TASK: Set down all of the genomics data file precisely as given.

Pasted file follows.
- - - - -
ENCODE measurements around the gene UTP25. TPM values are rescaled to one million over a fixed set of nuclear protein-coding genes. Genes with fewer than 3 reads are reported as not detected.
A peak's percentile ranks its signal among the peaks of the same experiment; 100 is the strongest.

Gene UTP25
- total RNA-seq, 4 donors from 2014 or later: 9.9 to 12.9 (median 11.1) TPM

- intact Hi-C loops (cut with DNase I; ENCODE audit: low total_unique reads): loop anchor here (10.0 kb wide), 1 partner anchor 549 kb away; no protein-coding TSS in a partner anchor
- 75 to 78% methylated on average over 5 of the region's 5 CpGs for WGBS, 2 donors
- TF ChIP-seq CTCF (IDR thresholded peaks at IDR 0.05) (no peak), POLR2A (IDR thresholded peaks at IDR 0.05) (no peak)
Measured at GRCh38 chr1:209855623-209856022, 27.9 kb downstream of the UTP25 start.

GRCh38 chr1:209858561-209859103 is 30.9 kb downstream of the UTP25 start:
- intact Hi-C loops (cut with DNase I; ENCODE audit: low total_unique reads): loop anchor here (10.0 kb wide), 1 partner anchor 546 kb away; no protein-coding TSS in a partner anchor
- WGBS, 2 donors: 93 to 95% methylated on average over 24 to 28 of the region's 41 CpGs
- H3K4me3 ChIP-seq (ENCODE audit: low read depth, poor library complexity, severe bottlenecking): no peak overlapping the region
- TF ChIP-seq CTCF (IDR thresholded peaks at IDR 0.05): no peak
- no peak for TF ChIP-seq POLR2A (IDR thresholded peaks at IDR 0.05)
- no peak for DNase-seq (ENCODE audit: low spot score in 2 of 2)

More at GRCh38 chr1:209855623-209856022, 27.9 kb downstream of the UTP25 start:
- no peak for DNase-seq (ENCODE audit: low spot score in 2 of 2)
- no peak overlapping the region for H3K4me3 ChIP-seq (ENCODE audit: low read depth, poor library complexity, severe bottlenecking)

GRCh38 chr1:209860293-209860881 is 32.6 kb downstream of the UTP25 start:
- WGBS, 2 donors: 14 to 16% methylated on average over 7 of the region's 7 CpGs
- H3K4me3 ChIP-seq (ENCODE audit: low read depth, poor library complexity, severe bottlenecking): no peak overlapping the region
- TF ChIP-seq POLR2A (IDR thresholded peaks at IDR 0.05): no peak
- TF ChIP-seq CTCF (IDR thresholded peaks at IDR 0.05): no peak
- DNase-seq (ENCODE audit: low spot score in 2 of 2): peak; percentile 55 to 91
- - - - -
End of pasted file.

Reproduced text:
ENCODE measurements around the gene UTP25. TPM values are rescaled to one million over a fixed set of nuclear protein-coding genes. Genes with fewer than 3 reads are reported as not detected.
A peak's percentile ranks its signal among the peaks of the same experiment; 100 is the strongest.

Gene UTP25
- total RNA-seq, 4 donors from 2014 or later: 9.9 to 12.9 (median 11.1) TPM

- intact Hi-C loops (cut with DNase I; ENCODE audit: low total_unique reads): loop anchor here (10.0 kb wide), 1 partner anchor 549 kb away; no protein-coding TSS in a partner anchor
- 75 to 78% methylated on average over 5 of the region's 5 CpGs for WGBS, 2 donors
- TF ChIP-seq CTCF (IDR thresholded peaks at IDR 0.05) (no peak), POLR2A (IDR thresholded peaks at IDR 0.05) (no peak)
Measured at GRCh38 chr1:209855623-209856022, 27.9 kb downstream of the UTP25 start.

GRCh38 chr1:209858561-209859103 is 30.9 kb downstream of the UTP25 start:
- intact Hi-C loops (cut with DNase I; ENCODE audit: low total_unique reads): loop anchor here (10.0 kb wide), 1 partner anchor 546 kb away; no protein-coding TSS in a partner anchor
- WGBS, 2 donors: 93 to 95% methylated on average over 24 to 28 of the region's 41 CpGs
- H3K4me3 ChIP-seq (ENCODE audit: low read depth, poor library complexity, severe bottlenecking): no peak overlapping the region
- TF ChIP-seq CTCF (IDR thresholded peaks at IDR 0.05): no peak
- no peak for TF ChIP-seq POLR2A (IDR thresholded peaks at IDR 0.05)
- no peak for DNase-seq (ENCODE audit: low spot score in 2 of 2)

More at GRCh38 chr1:209855623-209856022, 27.9 kb downstream of the UTP25 start:
- no peak for DNase-seq (ENCODE audit: low spot score in 2 of 2)
- no peak overlapping the region for H3K4me3 ChIP-seq (ENCODE audit: low read depth, poor library complexity, severe bottlenecking)

GRCh38 chr1:209860293-209860881 is 32.6 kb downstream of the UTP25 start:
- WGBS, 2 donors: 14 to 16% methylated on average over 7 of the region's 7 CpGs
- H3K4me3 ChIP-seq (ENCODE audit: low read depth, poor library complexity, severe bottlenecking): no peak overlapping the region
- TF ChIP-seq POLR2A (IDR thresholded peaks at IDR 0.05): no peak
- TF ChIP-seq CTCF (IDR thresholded peaks at IDR 0.05): no peak
- DNase-seq (ENCODE audit: low spot score in 2 of 2): peak; percentile 55 to 91